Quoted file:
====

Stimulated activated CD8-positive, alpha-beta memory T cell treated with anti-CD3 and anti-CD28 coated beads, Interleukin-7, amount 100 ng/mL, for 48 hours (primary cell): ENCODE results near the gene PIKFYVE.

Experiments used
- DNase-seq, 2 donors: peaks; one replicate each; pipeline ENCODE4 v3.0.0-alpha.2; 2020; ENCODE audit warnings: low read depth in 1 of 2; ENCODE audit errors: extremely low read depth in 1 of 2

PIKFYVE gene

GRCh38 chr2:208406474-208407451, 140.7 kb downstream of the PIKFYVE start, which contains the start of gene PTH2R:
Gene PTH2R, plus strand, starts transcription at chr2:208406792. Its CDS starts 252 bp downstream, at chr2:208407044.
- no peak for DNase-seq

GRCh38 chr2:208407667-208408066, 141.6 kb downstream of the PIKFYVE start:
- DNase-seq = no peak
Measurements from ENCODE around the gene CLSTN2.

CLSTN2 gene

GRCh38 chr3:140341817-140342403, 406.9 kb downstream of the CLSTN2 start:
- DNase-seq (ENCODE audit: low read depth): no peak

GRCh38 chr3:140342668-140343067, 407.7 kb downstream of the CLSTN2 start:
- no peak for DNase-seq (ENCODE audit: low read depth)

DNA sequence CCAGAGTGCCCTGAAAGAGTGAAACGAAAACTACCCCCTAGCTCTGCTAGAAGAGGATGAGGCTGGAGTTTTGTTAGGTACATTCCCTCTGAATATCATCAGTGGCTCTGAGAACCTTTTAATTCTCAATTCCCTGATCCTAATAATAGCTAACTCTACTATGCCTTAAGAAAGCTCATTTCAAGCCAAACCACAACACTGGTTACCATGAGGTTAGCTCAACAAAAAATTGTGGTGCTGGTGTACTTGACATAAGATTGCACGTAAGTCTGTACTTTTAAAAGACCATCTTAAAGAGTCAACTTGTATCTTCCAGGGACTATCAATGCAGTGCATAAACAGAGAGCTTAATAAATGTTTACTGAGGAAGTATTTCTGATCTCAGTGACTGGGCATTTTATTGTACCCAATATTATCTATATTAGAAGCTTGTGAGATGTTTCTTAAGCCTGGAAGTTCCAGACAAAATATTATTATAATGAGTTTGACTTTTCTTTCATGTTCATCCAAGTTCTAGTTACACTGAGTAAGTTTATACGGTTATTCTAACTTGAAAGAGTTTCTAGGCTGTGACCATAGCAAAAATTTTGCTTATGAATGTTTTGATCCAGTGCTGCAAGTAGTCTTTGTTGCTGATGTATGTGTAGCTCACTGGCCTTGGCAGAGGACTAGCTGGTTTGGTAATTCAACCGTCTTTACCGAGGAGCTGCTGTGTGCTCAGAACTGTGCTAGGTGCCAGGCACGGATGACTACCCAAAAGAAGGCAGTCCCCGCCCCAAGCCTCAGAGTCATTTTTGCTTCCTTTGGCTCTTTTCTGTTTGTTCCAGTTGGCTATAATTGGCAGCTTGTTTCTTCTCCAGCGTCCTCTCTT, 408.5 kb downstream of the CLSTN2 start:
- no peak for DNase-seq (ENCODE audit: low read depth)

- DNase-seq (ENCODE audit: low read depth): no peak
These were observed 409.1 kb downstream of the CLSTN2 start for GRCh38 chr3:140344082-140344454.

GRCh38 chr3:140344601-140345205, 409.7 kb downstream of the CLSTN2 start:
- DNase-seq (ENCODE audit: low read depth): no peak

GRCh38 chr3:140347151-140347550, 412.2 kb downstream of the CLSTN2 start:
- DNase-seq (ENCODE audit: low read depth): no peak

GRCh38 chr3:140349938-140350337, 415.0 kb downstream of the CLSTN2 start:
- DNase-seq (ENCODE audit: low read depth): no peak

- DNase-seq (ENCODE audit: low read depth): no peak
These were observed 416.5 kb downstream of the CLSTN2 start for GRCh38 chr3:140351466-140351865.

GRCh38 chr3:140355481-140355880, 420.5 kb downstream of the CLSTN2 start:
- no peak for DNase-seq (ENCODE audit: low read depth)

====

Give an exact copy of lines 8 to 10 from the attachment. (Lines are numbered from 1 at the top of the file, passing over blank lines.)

GRCh38 chr2:208407667-208408066, 141.6 kb downstream of the PIKFYVE start:
- DNase-seq = no peak
Measurements from ENCODE around the gene CLSTN2.